One of my sisters tells me all the time that her deepest held value is the pursuit of truth. She told me a story recently of a relationship she was in a while back where one of the values this guy held was to “make people happy”. She recounted a scene where those two values came into direct conflict with one another, and it was the beginning of the end for them. In that particular case, I totally saw what she was saying. I could see the conflict clear as day… and knowing her as well as I do, I totally think she did the right thing breaking it off. That said, it got me thinking generally about those incompatibilities- the way we conceptualize and work with truth and honesty, and how we can create and maintain value and purpose in our life in relationship to it.
I’m very similar to my sister in my instincts. Probably has something to do with the rigorous way we were raised- our parents demanded a level of honesty that, at times, made us shrink under their microscope. Might have been related to the fact that our family was steeped in the 12-step/recovery world and that those elements of our upbringing were a necessary (albeit occasionally unpleasant and rigorous) byproduct of that work. I am grateful for it in the end. It’s given me lots of experience with surviving the truth and the feeling of being wrong, and a lot of insight about why the acute pain of seeking it out is far better than the chronic pain of swallowing it over and over.
Anyway, the other day I had this image in my head about Truth. I imagined that Truth is like honeycomb. There is a structure to it. There’s movement, dimension, varying degrees of purpose and function. I don’t think this is a perfect example, but my feeling is that there are harder truths and softer truths, and that they have a life and a directional component just like everything else.
The hard “capital T” Truth matters, it’s the stuff that holds all this together, and I think it’s out there and can be consciously experienced by us to some degree, even if it’s mostly in the form of questions. It’s testable, it won’t go away in our lifetime, its flow is slow and heavy. But there’s also the soft, “lower-case t” truth, technically just as true but can be dismissed because it is faster moving, more dynamic and variable and spiritual in nature.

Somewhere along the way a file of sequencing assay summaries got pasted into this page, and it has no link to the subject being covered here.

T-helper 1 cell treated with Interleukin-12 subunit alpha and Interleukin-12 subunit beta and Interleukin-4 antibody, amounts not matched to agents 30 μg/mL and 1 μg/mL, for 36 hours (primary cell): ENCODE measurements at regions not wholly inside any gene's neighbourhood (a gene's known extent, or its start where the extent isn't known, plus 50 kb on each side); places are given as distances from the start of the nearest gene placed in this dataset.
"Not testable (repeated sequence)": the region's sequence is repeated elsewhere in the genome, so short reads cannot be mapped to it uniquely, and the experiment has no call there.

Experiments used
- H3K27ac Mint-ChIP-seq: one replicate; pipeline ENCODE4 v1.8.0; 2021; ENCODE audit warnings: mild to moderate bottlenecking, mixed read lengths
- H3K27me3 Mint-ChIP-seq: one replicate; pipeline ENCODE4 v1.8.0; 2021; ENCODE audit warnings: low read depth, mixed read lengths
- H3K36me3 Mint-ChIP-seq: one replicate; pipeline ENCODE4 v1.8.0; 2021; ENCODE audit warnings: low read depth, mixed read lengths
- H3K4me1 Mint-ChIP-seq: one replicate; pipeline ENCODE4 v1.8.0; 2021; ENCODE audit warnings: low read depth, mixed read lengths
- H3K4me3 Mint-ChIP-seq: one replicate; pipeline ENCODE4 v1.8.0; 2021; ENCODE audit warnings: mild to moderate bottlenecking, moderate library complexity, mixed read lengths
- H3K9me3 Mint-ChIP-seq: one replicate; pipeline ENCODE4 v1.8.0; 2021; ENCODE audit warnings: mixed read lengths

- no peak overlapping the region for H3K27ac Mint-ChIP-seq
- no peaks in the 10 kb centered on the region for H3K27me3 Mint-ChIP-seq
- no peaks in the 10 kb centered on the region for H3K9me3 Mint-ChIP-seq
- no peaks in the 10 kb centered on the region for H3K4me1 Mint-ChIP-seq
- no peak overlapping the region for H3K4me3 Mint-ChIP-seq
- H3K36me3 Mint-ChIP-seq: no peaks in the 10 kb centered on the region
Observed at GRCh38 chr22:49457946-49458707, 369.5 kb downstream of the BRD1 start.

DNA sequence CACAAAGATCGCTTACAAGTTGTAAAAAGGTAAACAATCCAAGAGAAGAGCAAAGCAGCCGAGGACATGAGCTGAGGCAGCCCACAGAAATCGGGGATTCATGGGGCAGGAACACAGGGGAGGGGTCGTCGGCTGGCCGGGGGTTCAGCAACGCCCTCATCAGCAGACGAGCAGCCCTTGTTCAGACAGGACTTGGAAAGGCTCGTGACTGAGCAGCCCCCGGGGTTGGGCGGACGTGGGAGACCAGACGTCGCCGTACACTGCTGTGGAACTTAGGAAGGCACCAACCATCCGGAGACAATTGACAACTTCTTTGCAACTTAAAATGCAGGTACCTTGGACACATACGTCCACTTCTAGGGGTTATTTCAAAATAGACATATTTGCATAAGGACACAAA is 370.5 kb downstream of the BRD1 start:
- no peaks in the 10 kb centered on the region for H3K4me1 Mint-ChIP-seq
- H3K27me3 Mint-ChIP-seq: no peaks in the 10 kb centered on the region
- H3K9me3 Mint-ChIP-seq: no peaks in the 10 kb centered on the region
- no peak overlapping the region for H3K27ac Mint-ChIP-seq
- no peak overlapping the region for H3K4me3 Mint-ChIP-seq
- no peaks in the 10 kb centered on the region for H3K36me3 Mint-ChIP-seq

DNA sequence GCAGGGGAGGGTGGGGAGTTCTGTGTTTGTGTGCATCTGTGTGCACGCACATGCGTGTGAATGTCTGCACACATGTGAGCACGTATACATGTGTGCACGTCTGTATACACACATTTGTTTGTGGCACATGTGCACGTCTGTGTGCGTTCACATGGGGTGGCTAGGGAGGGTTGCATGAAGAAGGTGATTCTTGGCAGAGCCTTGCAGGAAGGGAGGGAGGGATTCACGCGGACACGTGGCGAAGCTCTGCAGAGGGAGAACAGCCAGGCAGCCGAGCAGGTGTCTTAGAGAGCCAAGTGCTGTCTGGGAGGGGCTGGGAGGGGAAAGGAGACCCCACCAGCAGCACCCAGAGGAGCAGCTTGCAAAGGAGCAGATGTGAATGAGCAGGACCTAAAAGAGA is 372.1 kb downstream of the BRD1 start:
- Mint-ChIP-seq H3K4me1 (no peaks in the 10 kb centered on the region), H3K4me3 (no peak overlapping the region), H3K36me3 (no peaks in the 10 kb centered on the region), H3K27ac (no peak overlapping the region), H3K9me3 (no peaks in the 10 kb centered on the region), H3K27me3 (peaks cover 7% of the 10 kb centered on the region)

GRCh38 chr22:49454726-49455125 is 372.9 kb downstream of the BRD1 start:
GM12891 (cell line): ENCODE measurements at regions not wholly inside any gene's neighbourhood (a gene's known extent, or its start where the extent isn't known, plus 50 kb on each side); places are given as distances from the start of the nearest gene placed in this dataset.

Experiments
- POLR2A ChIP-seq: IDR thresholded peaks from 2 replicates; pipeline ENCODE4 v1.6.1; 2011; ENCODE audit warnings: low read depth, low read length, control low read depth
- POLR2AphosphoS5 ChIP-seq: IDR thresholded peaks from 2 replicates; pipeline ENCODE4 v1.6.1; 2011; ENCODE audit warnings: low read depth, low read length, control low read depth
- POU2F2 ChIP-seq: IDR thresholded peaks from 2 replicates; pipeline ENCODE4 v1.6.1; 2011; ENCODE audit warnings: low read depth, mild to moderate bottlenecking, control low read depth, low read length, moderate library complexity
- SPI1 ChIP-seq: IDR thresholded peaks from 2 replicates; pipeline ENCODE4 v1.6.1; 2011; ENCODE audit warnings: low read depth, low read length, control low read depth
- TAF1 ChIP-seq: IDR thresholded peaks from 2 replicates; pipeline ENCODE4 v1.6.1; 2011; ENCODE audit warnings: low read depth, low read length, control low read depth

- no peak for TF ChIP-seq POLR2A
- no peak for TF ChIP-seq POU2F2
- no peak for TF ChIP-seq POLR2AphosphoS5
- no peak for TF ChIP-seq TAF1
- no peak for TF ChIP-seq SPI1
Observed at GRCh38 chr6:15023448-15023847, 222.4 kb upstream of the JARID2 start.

This “soft truth” (which, in my imperfect metaphor, I imagine to be the honey in one of those cells of honeycomb) is really a unique and powerful thing. It has to be held up and contained by the Truth, but it’s just as valuable in that its function is to nourish us on a personal level. It exists and matters, but maybe it doesn’t exist forever, maybe we have to make it to fill out the larger structure we inherited. This struck me as significant because I see this as the point at which the concept of “values” even becomes relevant at all. It’s that magical creative starting point, where we get to have a hand in creating our world and making things true.
This struck me as an important revelation, at least for me, especially given our culture’s inability to behave honestly or reckon with aspects of the truth. The irony here is, for a culture where capital-T-truth is so heavily intellectually valued, our world reflects an imbalanced manifestation of the lower-case variety- as evidenced by our full knowledge of environmental constraints and consequences to our actions but our refusal to abide by them.
I wrote some about the concept of values a while back, but it comes reeling back for me here, because I think there are many people like myself who cringe a little when it comes to the “old-fashioned values” mode of thinking, and yet we sense there is also a wisdom in rejecting a relative view of things because we can straight up *see our world eroding*. So we get the sense that we can decide on something, and that it can be more holistic, more relational, and healthy than what we’re cranking out now. We can say that something is wrong, or right, and that will activate something. Perhaps values are our human power to manifest the world we want and we need to reclaim it.